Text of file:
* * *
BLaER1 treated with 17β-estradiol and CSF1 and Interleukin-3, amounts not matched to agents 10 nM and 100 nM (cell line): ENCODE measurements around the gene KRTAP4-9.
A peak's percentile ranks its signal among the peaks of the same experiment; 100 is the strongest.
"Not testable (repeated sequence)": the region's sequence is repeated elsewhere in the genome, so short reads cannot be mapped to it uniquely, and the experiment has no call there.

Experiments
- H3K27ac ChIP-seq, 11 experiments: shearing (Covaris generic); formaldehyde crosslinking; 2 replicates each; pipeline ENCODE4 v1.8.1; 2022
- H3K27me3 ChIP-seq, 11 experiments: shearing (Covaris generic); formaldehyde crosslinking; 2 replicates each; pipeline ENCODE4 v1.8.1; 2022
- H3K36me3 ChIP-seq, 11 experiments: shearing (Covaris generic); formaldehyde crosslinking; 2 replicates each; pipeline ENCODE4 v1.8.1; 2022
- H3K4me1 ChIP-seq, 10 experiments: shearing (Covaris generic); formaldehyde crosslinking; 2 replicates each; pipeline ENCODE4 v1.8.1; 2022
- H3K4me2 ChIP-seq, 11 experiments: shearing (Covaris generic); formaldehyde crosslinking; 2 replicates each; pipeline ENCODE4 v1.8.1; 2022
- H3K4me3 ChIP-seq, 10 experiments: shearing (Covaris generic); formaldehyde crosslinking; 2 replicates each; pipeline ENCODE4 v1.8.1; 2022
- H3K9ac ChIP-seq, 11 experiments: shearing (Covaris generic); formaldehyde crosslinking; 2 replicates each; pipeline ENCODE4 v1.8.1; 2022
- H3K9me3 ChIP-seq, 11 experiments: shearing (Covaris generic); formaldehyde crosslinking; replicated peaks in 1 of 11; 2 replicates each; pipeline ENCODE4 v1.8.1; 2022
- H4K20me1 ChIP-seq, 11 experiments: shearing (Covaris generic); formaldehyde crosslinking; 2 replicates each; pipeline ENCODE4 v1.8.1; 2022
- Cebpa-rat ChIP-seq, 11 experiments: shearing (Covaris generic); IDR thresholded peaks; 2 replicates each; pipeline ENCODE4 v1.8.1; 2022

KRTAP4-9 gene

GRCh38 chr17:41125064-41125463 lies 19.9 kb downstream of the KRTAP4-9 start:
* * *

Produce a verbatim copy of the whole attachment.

BLaER1 treated with 17β-estradiol and CSF1 and Interleukin-3, amounts not matched to agents 10 nM and 100 nM (cell line): ENCODE measurements around the gene KRTAP4-9.
A peak's percentile ranks its signal among the peaks of the same experiment; 100 is the strongest.
"Not testable (repeated sequence)": the region's sequence is repeated elsewhere in the genome, so short reads cannot be mapped to it uniquely, and the experiment has no call there.

Experiments
- H3K27ac ChIP-seq, 11 experiments: shearing (Covaris generic); formaldehyde crosslinking; 2 replicates each; pipeline ENCODE4 v1.8.1; 2022
- H3K27me3 ChIP-seq, 11 experiments: shearing (Covaris generic); formaldehyde crosslinking; 2 replicates each; pipeline ENCODE4 v1.8.1; 2022
- H3K36me3 ChIP-seq, 11 experiments: shearing (Covaris generic); formaldehyde crosslinking; 2 replicates each; pipeline ENCODE4 v1.8.1; 2022
- H3K4me1 ChIP-seq, 10 experiments: shearing (Covaris generic); formaldehyde crosslinking; 2 replicates each; pipeline ENCODE4 v1.8.1; 2022
- H3K4me2 ChIP-seq, 11 experiments: shearing (Covaris generic); formaldehyde crosslinking; 2 replicates each; pipeline ENCODE4 v1.8.1; 2022
- H3K4me3 ChIP-seq, 10 experiments: shearing (Covaris generic); formaldehyde crosslinking; 2 replicates each; pipeline ENCODE4 v1.8.1; 2022
- H3K9ac ChIP-seq, 11 experiments: shearing (Covaris generic); formaldehyde crosslinking; 2 replicates each; pipeline ENCODE4 v1.8.1; 2022
- H3K9me3 ChIP-seq, 11 experiments: shearing (Covaris generic); formaldehyde crosslinking; replicated peaks in 1 of 11; 2 replicates each; pipeline ENCODE4 v1.8.1; 2022
- H4K20me1 ChIP-seq, 11 experiments: shearing (Covaris generic); formaldehyde crosslinking; 2 replicates each; pipeline ENCODE4 v1.8.1; 2022
- Cebpa-rat ChIP-seq, 11 experiments: shearing (Covaris generic); IDR thresholded peaks; 2 replicates each; pipeline ENCODE4 v1.8.1; 2022

KRTAP4-9 gene

GRCh38 chr17:41125064-41125463 lies 19.9 kb downstream of the KRTAP4-9 start: